Last week the aviation news was awash with reports of Gulfstream’s new mighty machine, the G700. While I was not at the National Business Aviation Association convention in Las Vegas to see it in person, on paper the aircraft is impressive.
With a range of 7,500 nm and a maximum cruise speed of Mach 0.9, the G700 is a head turner. Sporting a stand-up cabin, oodles of windows for the passengers to gaze out of, and seating for up to 19 passengers, Gulfstream seems to have hit a home run with its new flagship offering.
Corporate pilots the world over are beginning to salivate at the idea of their company picking up a G700 or two. What better way to handle the corporate travel needs of an organization? I can’t blame them either. The introduction of the G700 is a big deal. It raises the bar for long haul, high comfort, executive travel. Plus, it looks really cool.
On the lower end of the general aviation scale is a far more mundane looking machine that has none of the G700’s attributes going for it. It’s small. It’s slow. It can’t carry much of a load and its range barely gets it 100 miles before it’s looking for a fresh fill-up. This is the Piper Cub. The J-3 to be specific. The original everyman’s airplane.
The J-3 is an anachronism of our times. It’s an old design that is somehow still entirely relevant.
The first example of the J-3 rolled off the assembly line 81 years ago. Everyone involved in its development and initial production of the airplane died of old age long ago. Its instrument panel is sparse at best, holding only a handful of gauges that, frankly, aren’t even necessary if you take the time to look out the window and feel the airplane in flight.
When it’s ready to fly, it will let you know. When it’s done flying, the bottom will drop out. There’s not a lot of nuance to the basics of flying a Cub.
My friend Steve states — with some considerable experience — all you need to navigate a Cub on a long cross-country flight is a compass and a calendar. Point it in the right direction and you’ll get there eventually. He’s flown them from one end of the country to the other. And if I’m not mistaken, he’s not kidding about the compass and calendar. It takes days to get very far in a Cub.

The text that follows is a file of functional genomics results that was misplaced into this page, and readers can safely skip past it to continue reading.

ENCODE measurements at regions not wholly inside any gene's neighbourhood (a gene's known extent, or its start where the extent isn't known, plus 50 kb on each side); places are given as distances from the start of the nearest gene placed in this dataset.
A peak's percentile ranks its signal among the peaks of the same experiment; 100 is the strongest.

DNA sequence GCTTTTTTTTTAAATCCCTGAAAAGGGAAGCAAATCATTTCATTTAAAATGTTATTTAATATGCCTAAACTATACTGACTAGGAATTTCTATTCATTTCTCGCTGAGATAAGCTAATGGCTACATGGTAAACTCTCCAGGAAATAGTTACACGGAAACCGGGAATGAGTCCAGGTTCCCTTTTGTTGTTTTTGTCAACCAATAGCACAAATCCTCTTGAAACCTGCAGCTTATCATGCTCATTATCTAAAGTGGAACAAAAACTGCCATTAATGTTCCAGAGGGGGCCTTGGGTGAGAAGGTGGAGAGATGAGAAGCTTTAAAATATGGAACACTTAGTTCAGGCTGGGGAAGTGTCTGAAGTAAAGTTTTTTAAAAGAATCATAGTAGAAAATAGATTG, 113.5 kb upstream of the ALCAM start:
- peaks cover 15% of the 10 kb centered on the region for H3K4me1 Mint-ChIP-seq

Having owned a 1940 model myself, I can tell you with absolute confidence that the Piper J-3 Cub is a nearly useless airplane. All you can do in it is have an enormous amount of fun and become a better pilot in the process. That’s it. But then, for many of us, that’s all there is.
Having fun while honing our skills might just be our highest calling, and a simple little machine like the Cub fills that bill perfectly.
Now, lest you think I’m shilling for Piper Aircraft in a bid to get the company to reintroduce the Cub to its production line, let me ease your mind. I’m not. The classics are classics for a reason. They’re from another time. But they fit well in ours.
Let’s take a big swath of the Cub-like aircraft available to us and consider how available the magic of manned, powered flight is to anyone who wants to pursue it. In addition to the venerable Cub, there is the Aeronca Champ to consider, and the Cessna 120 and 140 models. There are at least two examples of Taylorcraft flying machines that ought to make your short list, not to mention the Luscombe, and the full line of Piper short-wing fliers. And if you want a little more elbow room in the cockpit, you might add to your list the Stinson 108.
Each of these models was built in a time when the future of aviation was unknown, but one thing was obvious: Aviation was changing the world and each of these aircraft filled a role that had real validity. As they do today, decades later.
It’s been said that flying is expensive, and to a degree, it is. Personally, I see letting an entire lifespan roll by without experiencing the full breadth of what’s available to us is even more expensive.
Time is not a renewable commodity. Once yours is gone, it’s gone. Perhaps that’s why advertisers are so fond of the expression, “Act now before this offer is gone for good.”
With the exception of the $75 million G700, every other aircraft mentioned in this piece can be had for $25,000 or less. Sometimes much less. In fact, I just saw a Stinson 108, which is a model I’m seriously considering, for less than $15,000. That’s affordable aviation, y’all. Yes, it is.
Some maintenance will be required, to be sure. But I can have a whole lot of fun in a basic tube and fabric flying machine in exchange for a fairly small slice of the family financial pie. And I’ll bet you my next annual inspection costs less than the recurrent software updates to the G700 systems. I’ll burn a lot less fuel, too.
Our aeronautical future shows every indication of being just flat out amazing. Gulfstream has built a remarkable machine. At the same time, you and I can go out and live the aerial adventure of our lives for a tiny fraction of that cost.
Yep, I’m advancing in reverse, because all I’m going to do is go flying — I don’t need to get anywhere in particular along the way. Just out and back will fulfill all my dreams and more.
That’s especially true on the days I take a friend with me.